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Arizona attorney general joins multistate effort to support 'Dreamers' and push back on Texas suit

Arizona’s Democratic attorney general says she opposes Texas’ efforts to end the "Dreamers" program. 

Kris Mayes joined 23 other attorneys general in filing a brief in federal court urging the reversal of a district court ruling against the Deferred Action for Childhood Arrivals program, better known as DACA. 

The case brought by Texas and eight other states, now before the 5th Circuit Court of Appeals, argues DACA is unauthorized by law, and aims to end the program completely. 

Texas District Court Judge Andrew Hanen deemed DACA illegal in 2021, but that ruling was appealed. The process worked its way back to Hanen’s court where he reiterated his previous ruling in September 2023.

In their brief, Mayes and the other attorneys general argue that DACA recipients play a vital role in the country and deserve to live free from the fear of being forcibly separated from their families and communities.

They also argued ending the program would take a financial toll. 

“DACA recipients not only strengthen our communities, but also bolster our economies. Recipients and their households pay an estimated $6.2 billion in federal taxes and $3.3 billion in state and local taxes annually, including over $2.1 billion in state and local tax revenue to amici States,” they wrote.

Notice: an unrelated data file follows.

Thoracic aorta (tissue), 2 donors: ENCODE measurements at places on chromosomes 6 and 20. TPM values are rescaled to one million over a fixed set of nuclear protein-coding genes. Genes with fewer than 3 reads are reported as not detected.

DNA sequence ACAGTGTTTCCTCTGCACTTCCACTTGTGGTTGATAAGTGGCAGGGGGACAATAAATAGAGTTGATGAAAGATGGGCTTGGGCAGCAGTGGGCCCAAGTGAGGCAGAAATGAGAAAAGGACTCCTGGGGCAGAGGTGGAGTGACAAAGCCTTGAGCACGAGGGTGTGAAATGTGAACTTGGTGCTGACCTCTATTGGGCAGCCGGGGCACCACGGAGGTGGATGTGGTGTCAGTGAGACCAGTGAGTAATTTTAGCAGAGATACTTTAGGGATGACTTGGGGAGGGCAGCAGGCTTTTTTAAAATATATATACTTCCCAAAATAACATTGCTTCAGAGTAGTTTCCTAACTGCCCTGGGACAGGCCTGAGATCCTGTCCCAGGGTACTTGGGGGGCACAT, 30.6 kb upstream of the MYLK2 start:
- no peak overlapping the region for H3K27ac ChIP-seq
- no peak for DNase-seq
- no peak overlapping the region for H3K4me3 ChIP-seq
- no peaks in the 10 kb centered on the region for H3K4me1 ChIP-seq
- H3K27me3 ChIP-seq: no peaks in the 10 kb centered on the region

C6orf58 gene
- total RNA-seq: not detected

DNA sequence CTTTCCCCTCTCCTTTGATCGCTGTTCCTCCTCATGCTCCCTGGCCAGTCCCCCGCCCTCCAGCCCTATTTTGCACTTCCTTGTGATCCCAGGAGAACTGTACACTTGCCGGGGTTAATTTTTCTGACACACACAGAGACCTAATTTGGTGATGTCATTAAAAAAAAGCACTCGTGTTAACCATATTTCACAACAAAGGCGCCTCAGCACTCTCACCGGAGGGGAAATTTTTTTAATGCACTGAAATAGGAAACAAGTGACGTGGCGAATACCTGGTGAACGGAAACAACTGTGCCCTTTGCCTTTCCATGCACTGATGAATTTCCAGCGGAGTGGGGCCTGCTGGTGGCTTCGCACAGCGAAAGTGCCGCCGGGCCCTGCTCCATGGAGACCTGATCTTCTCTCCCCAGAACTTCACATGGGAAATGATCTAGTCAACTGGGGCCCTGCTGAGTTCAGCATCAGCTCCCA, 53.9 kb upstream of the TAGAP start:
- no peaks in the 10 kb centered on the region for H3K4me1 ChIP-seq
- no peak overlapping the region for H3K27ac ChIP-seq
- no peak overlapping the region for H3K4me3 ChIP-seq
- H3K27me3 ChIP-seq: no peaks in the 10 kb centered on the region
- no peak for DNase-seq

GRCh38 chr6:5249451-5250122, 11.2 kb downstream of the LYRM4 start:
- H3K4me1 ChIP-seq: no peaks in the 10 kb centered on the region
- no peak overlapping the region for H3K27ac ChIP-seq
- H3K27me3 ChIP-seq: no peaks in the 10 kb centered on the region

There is currently no path to citizenship for DACA recipients like Phoenix resident Reyna Montoya.

"There’s been ongoing litigation on the DACA program since 2017, 2018, and it’s been a rollercoaster of emotions," she said.

Montoya says she welcomes the AG's support, but permanent, lasting solutions must happen in Congress. Montoya is the founder and CEO of a group called Aliento, which advocates for DACA recipients, Dreamers and undocumented families in Arizona. She says many young people don’t even qualify for the program today.

"I mean at this point, when you see the average age of a DACA recipient in the state of Arizona, it’s 29. So the majority of the students we’re working with in high school and college are undocumented," she said.

That’s either because they’re too young, or because their DACA applications are stuck in the process. A sweeping border and immigration bill released by U.S. senators Sunday offers no protection for DACA recipients.

More stories from KJZZ

Camryn Sanchez is a field correspondent at KJZZ covering everything to do with state politics.